1. re: grayelf

                    Yea, a place I worked at only listed opening times for the exact reason you mentioned.

                2. re: nosh

                  The thing is though, the navigation is still usually Flash based. Web designers who use Flash to replace basic HTML navigation should be kicked in the teeth.

                3. I hate, hate, HATE music on restaurant websites. Any websites, really, unless they are a music-specific website.

                  Granted, in maybe 500 cases, there will be odd one out where I think 'hey, nice tune'. But apart from that, I immediately shut it up. If I can't find the pause button on the website, I turn of my speakers. WTF!

                  4 Replies
                  1. re: linguafood

                    when you are at work and some irish jigs starts up!LOL!

                    1. re: linguafood

                      My speakers are permanently disabled for this reason!

                      1. re: linguafood

                        I so loathe the loud trendy music on a website (do we REALLY need a blast of techno to enjoy a meal?) that I assume that the restaurant probably plays music too loud on the premises to go along with the image they've set forth on the website -- so I don't go. I really, really, hate loud music while I'm trying to eat.

                      2. I should mention that I really like the recent innovation on some restaurant websites where you can smell the food that is pictured.

                        1 Reply
                        1. re: nosh

                          I agree but I hate those all those little scratch marks on my screen.

                        2. Ok, i'll play devil's advocate, but I like restaurant websites, and sometimes I like the ones with the music etc, as long as it doesn't sap the hell out of my computer (like some of the ads here do, btw). As has been said, most places have the skip intro option. Plus i'm always happy when a restaurant actually HAS a website, a peeve i've been vocal about before (the lack of them, I mean)

                          If I have travelled somewhere, and eaten at a great restaurant, sometimes i like to just go back and revisit the site, and get that feel for the place back. It's like a litle trip down memory lane, :)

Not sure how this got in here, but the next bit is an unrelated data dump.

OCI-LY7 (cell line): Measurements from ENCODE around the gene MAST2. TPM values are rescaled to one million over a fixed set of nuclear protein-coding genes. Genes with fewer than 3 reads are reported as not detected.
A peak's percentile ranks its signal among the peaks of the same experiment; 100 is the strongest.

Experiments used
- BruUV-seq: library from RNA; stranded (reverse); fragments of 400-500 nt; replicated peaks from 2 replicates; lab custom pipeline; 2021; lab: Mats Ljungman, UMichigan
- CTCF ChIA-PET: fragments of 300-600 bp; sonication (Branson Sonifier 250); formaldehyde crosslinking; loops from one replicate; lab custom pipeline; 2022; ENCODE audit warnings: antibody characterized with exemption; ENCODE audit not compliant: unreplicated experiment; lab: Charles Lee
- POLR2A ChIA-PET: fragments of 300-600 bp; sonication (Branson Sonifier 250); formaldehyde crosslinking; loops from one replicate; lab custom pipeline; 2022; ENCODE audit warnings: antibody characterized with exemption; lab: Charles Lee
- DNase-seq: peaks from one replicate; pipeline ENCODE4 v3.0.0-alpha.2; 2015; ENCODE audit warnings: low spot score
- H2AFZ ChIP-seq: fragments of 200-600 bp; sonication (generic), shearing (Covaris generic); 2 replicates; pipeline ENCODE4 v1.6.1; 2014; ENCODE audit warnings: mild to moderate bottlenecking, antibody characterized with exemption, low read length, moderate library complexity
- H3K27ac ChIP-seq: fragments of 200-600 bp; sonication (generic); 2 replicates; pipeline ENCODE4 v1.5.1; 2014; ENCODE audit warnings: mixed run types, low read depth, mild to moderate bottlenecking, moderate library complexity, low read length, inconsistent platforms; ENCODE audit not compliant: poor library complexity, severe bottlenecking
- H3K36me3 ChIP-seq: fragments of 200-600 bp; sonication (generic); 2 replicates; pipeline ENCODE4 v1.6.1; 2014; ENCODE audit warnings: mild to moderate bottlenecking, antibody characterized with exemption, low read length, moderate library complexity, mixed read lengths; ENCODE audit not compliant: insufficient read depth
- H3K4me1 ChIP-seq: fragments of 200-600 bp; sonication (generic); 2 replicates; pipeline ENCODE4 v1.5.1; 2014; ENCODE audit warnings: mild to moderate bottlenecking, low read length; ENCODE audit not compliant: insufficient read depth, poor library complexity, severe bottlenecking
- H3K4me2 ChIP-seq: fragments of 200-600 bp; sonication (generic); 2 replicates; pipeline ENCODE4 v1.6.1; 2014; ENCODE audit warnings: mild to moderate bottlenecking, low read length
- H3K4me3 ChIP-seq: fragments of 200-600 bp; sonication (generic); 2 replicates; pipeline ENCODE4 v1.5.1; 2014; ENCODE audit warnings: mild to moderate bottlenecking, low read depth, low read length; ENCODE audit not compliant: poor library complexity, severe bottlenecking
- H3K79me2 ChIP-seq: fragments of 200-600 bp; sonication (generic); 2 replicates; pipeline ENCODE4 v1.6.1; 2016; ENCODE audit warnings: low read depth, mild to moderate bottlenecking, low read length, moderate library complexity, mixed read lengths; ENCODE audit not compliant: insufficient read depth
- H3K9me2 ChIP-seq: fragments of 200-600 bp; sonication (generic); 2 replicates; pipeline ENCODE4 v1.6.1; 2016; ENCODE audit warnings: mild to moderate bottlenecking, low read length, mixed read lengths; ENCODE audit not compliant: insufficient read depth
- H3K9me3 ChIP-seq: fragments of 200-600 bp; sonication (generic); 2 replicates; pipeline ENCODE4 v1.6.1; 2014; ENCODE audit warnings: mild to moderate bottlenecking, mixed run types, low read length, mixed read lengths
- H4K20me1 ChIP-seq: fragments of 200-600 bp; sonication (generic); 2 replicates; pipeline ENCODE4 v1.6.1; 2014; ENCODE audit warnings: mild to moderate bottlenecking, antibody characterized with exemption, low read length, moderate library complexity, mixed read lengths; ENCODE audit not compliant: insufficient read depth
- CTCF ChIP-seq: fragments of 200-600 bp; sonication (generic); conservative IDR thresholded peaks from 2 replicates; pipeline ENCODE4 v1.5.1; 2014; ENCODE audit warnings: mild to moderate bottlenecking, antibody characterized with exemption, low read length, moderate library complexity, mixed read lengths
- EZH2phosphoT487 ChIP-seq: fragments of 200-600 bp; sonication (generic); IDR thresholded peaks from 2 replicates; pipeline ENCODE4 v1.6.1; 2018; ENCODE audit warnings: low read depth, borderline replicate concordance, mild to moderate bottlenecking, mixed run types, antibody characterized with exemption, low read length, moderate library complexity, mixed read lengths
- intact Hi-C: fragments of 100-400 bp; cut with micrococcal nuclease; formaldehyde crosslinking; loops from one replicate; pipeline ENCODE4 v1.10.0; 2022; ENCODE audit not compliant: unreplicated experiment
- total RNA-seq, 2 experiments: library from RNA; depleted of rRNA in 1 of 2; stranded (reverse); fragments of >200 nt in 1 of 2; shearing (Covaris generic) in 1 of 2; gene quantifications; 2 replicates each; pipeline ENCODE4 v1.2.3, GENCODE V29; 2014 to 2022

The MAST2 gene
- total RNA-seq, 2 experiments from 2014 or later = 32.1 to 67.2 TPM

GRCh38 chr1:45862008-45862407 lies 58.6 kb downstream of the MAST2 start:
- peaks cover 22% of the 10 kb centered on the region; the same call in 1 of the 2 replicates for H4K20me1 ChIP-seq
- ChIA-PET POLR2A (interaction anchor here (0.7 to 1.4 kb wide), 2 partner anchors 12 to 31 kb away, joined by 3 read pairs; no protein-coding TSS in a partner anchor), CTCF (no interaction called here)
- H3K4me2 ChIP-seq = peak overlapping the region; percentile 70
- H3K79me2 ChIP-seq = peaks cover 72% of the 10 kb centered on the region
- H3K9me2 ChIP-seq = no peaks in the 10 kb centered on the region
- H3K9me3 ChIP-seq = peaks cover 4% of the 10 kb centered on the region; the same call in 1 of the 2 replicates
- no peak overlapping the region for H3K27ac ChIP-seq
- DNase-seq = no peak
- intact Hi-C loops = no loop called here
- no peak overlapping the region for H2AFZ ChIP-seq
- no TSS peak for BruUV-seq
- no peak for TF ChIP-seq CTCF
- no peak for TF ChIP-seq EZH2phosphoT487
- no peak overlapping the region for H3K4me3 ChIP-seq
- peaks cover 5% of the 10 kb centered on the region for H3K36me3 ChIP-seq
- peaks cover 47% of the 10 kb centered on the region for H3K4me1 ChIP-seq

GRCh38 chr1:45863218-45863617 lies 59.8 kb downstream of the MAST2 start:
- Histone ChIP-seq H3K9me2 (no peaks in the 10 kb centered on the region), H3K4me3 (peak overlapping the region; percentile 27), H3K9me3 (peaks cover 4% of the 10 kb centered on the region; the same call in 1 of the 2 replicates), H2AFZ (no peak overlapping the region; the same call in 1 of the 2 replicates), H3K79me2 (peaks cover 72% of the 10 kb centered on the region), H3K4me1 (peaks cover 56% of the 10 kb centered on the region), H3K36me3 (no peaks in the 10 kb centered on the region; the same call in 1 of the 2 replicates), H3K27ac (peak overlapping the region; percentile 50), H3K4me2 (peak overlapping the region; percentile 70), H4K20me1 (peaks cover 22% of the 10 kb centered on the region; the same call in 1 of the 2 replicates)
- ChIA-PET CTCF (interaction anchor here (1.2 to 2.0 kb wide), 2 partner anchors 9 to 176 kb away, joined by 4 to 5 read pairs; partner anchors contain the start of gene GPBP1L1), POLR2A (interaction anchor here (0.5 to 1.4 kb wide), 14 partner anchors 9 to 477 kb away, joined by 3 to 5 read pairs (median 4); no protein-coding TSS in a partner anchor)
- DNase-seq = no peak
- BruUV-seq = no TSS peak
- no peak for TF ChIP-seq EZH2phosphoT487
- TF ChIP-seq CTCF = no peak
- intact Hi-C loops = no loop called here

Besides, restaurants have to distinguish themselves somehow in the eyes of the unknown customer. If i'm going through the yellow pages on line trying to find a place to eat, you can bet i'm more likely to go to the place with the full website, than one with just a small ad with phone number, if it's not known to me.

                          1. My pet peeve: restaurants that don't list the price of their items or keep their menu current. I was recently really disappointed when I went to a restaurant and did not see something on the menu that was listed on its online menu. I pointed this out to the waiter, who sprouted some nonsense about how it was Restaurant Week and it was time consuming to keep this particular dish on the menu during this time, etc. What??? It was an antipasti plate consisting of several different components, all of which were offered separately on its menu (but, of course, it costed much more to order them separately). I basically zoned out and stopped listening.

                            Does anyone know if the law of "bait and switch" applies to restaurants as it does to grocery stores? Somehow I don't think so but am curious.

                            2 Replies
                            1. re: gloriousfood

                              Good question. I know most places (including the resto's who site I manage) have a disclaimer at the bottom of the page that says "prices subject to change without notice).

                              1. re: gloriousfood

                                also usually says something to the extent of menu being an example and subject to change/substutions, etc.

                              2. having several websites myself, I love to see what is working and what is not..
                                I hate when things take forever to load..when that hourglass is stuck on 56%..no prices on the menu but understand that things change but I still want to know what its going to cost me...and please leave off your bad music choices.
                                What are the legal issues if the website says one price and at the restaurant is another..can you make them honor the website price?

                                I love how Market Del Mar did their website..crisp, clean and stunningly visual.


                                8 Replies
                                1. re: Beach Chick

                                  The site for Market Del Mar is slick but I hate the music. If I'm surfing at work I don't need music blaring out of my speakers unexpectedly. The flash is done better than most, I'll admit but the music is a deal breaker.

                                  1. re: KTinNYC

                                    I have my volume control on low, so I had no idea there was music..and its loud and not all that!